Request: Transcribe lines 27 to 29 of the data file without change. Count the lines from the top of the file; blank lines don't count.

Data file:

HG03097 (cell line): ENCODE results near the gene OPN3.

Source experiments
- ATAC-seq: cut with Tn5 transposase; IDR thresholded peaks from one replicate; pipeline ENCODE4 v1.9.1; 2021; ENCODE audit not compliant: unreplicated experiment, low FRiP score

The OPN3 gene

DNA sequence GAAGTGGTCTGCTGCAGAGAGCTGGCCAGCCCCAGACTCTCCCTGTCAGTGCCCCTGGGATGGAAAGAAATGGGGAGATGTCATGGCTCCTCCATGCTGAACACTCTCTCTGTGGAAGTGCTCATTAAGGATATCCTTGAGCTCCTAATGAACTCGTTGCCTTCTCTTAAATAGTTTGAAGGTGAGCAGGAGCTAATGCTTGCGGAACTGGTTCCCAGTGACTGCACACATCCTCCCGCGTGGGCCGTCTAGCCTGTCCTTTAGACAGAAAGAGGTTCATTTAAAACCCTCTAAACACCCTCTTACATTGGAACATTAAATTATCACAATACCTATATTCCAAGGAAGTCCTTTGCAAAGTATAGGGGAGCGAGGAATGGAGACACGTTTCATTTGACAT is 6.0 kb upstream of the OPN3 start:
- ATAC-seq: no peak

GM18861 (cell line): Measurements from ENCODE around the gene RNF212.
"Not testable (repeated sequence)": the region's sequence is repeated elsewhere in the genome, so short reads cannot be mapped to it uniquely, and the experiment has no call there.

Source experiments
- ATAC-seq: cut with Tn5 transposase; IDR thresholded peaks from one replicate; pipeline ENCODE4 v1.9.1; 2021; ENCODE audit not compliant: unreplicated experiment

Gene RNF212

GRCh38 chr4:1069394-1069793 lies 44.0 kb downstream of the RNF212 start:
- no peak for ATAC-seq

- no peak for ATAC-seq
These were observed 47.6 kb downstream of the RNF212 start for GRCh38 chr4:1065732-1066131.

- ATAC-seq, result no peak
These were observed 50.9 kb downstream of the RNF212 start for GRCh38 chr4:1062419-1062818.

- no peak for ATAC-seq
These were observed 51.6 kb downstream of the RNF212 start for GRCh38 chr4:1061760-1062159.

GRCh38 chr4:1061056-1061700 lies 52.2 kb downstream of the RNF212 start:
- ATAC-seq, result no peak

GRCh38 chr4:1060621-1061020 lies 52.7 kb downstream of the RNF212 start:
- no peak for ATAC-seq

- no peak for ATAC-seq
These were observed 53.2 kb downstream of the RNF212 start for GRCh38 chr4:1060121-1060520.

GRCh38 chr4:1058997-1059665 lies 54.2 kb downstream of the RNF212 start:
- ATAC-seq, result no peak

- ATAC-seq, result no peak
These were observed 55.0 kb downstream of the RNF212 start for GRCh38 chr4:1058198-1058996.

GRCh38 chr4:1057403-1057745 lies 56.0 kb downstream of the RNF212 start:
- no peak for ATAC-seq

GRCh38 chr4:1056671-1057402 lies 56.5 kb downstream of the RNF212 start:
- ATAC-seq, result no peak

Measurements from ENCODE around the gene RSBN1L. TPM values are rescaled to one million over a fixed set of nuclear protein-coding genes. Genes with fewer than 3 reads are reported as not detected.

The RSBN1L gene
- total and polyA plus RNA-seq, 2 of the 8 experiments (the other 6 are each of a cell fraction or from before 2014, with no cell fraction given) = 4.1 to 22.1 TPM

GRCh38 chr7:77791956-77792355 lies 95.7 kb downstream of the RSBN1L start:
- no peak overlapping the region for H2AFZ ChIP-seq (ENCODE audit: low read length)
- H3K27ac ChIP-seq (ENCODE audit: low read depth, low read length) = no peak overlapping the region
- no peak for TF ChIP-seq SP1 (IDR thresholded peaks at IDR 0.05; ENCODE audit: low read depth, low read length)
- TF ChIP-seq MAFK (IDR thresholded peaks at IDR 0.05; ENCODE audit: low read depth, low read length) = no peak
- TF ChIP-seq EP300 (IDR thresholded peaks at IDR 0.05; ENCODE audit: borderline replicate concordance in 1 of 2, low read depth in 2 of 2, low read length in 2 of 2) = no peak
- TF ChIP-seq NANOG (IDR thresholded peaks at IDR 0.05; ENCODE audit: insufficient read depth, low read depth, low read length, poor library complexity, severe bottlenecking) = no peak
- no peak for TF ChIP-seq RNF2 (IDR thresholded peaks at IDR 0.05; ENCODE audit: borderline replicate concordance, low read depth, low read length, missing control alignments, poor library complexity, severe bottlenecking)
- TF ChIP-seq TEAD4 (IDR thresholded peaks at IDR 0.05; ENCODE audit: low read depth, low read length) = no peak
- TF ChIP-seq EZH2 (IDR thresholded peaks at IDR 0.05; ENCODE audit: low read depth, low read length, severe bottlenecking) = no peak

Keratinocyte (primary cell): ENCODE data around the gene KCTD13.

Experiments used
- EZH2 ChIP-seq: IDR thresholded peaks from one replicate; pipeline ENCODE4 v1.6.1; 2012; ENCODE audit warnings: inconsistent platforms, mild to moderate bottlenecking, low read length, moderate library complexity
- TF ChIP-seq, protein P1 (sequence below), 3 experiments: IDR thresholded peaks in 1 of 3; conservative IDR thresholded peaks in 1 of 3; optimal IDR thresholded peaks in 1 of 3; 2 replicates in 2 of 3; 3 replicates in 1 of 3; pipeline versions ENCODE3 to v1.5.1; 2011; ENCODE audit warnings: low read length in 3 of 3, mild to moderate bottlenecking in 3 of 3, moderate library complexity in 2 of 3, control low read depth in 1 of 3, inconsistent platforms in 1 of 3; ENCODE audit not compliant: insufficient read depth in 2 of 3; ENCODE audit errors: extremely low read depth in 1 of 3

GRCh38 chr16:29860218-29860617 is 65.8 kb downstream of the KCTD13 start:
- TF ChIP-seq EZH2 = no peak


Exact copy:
- ATAC-seq, result no peak

- ATAC-seq, result no peak
These were observed 55.0 kb downstream of the RNF212 start for GRCh38 chr4:1058198-1058996.